NDP wants gas drilling rules tightened

NDP critics want to tighten the rules and take a close look at the environmental effects of the newest form of deep drilling.

NDP environment critic Rob Fleming and energy critic John Horgan want an independent scientific review of B.C.'s shale gas industry.

NDP environment critic Rob Fleming and energy critic John Horgan want an independent scientific review of B.C.'s shale gas industry.

VICTORIA – With shale gas booming and work beginning for pipelines and export facilities in northern B.C., the NDP wants to tighten the rules and take a closer look at the environmental effects of the newest form of deep drilling.

Hydraulic fracturing or “fracking” injects large amounts of water and chemicals deep underground to crack shale layers and release trapped gas. Much of that contaminated water comes back up with the gas, where it must be collected and treated.

NDP energy critic John Horgan and environment critic Rob Fleming are calling for an end to short-term water permits issued by the B.C. Oil and Gas Commission and the formation of an scientific panel to examine the cumulative effects of widespread drilling and fracking.

“I think the notion that water’s free, that water is there for their use unreservedly is past, and the time for a scientific assessment of the impacts of the industry has arrived,” Horgan said.

They also want a review of the carbon dioxide emissions from shale gas development, and the effect on B.C.’s greenhouse gas reduction targets.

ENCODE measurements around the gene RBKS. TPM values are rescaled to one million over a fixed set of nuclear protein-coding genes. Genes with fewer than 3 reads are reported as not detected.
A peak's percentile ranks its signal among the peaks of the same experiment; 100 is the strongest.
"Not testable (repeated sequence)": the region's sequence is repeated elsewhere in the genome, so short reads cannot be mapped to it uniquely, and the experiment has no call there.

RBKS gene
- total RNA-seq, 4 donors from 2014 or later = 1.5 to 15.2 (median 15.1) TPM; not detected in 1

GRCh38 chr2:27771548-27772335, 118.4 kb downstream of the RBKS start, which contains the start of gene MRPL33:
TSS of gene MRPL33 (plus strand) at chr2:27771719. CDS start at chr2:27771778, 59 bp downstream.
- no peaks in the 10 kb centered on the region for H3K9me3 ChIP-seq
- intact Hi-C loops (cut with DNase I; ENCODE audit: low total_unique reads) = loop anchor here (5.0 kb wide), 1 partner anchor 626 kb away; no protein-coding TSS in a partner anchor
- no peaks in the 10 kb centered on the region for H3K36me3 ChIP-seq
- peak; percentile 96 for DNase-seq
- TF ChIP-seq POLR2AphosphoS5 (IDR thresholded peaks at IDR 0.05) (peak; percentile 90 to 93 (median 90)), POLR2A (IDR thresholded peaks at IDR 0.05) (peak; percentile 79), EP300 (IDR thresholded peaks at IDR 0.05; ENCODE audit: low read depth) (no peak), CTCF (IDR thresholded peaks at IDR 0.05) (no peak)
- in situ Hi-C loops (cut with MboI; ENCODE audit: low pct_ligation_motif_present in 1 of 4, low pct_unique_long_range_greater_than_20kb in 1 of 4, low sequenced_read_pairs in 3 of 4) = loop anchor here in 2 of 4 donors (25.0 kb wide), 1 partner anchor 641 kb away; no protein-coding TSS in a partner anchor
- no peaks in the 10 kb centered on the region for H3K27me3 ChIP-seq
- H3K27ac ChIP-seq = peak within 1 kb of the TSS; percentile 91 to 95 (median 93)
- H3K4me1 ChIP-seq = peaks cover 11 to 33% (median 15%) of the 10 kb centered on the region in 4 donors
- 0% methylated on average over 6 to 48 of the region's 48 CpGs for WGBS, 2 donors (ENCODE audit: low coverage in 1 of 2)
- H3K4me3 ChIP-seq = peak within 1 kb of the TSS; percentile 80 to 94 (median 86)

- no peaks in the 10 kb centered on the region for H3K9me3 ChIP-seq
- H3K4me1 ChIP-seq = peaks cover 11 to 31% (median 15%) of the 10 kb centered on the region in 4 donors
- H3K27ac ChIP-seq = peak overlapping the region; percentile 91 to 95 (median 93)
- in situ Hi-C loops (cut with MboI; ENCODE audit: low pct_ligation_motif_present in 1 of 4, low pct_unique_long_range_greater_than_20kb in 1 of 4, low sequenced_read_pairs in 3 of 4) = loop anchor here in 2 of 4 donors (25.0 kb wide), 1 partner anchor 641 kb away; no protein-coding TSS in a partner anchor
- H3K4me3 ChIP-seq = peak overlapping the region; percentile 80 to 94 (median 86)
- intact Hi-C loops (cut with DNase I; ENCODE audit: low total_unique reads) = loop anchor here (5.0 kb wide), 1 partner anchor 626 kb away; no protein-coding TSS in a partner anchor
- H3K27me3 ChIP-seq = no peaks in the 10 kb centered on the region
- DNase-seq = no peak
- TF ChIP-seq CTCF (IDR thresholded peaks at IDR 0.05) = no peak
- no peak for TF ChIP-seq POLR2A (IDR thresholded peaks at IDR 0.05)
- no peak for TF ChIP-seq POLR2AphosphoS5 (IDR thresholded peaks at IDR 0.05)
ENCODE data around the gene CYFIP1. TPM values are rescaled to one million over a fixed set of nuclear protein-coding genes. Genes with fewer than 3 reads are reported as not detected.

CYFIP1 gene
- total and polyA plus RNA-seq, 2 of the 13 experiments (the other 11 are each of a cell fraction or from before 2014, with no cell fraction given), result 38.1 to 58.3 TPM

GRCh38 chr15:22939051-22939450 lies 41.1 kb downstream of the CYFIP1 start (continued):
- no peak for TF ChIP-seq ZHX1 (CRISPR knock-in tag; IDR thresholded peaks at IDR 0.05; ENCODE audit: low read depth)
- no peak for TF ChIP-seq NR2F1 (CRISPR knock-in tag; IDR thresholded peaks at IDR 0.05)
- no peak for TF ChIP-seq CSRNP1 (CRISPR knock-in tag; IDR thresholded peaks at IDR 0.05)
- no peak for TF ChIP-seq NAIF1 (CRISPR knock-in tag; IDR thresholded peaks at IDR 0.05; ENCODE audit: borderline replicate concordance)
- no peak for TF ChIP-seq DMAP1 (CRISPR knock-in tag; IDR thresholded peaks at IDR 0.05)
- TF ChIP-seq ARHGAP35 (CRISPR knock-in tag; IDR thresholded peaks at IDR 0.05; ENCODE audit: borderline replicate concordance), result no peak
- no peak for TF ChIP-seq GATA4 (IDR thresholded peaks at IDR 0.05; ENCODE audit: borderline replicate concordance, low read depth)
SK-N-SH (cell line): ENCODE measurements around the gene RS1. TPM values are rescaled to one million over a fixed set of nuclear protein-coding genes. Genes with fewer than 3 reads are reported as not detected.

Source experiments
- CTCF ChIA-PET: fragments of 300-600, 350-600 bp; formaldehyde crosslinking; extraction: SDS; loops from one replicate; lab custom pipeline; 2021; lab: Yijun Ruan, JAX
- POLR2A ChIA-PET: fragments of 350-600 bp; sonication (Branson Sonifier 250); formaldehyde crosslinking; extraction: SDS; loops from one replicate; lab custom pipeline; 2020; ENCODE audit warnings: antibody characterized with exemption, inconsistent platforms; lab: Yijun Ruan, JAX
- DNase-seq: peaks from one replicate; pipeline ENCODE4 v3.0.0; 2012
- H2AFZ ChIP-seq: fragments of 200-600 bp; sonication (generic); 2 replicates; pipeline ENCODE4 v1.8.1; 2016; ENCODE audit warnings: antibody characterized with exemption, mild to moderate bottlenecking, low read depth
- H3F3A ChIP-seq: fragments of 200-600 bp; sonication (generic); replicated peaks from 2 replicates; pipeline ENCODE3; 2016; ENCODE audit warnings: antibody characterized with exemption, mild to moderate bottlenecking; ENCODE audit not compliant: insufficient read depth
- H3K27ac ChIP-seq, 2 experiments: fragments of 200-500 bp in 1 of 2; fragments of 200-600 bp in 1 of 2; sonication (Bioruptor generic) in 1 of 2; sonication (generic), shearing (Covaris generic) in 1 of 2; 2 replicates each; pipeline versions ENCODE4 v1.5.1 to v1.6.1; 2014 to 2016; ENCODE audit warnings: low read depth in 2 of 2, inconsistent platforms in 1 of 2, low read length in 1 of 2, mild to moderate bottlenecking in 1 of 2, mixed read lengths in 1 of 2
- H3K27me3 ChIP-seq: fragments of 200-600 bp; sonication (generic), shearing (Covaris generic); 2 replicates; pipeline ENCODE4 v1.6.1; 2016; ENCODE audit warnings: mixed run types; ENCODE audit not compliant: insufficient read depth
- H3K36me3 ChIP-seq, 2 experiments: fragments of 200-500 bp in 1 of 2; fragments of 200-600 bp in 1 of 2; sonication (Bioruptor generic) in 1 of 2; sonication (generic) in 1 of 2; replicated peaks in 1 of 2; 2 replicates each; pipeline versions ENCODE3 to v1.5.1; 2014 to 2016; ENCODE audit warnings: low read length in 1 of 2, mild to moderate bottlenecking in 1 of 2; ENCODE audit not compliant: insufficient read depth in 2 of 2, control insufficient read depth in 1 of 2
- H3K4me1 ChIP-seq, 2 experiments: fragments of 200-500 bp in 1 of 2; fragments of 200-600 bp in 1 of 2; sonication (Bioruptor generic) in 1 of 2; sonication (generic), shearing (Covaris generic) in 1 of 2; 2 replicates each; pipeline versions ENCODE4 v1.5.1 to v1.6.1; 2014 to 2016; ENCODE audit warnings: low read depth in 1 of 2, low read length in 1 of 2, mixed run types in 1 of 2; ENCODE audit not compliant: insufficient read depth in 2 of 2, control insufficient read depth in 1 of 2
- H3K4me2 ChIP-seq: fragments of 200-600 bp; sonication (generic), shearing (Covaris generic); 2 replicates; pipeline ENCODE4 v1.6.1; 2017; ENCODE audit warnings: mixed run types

The B.C. Liberal government has promised a health and safety study of effects of the booming gas industry on air and groundwater, to begin by the end of the year.

“Because water is the major concern at this point in time with hydraulic fracturing and the unconventional natural gas sector, we’re looking at changing the way B.C. currently does business, closing some loopholes, or temporary practices that have become a standard way of doing business,” Fleming said.

Horgan said the NDP is not calling for a halt to the sale of drilling rights or a moratorium on development. The scientific panel should hold public hearings in northeastern B.C. to hear from residents affected by drilling, water treatment ponds and pipelines on farmland.

Shale layers in northeastern B.C. are three kilometres or more underground. Horgan said he does not believe these deep layers represent a threat to groundwater, as with shallow coalbed methane deposits that can contaminate well water and make it flammable.

He said the B.C. government should continue to fund a farmers’ advocacy group in the Peace region, and have all water permits issued by the natural resources ministry.

Just Posted

Ashcroft hospital emergency closed sign, 2016. Photo credit: Barbara Roden
Ashcroft Hospital emergency department closed this weekend

Closure due to unexpected limited physician availabiliy, says Interior Health

Residents line up outside the Vernon Recreation Complex for their COVID-19 vaccine Saturday, June 5. (Jennifer Smith - Morning Star)
No appointments necessary for first dose COVID-19 vaccine: Interior Health

People can just show up at clinics, register on the spot and get the shot

Heidi Roy of the Cariboo Jade Shop in Cache Creek with the 3,000 jade boulder, which is now on secure display inside the shop. (Photo credit: Barbara Roden)
Massive jade boulder returns to Cache Creek store six months after daring heist

The 3,000-pound boulder was stolen on Dec. 19, 2020 and found abandoned in the bush a week later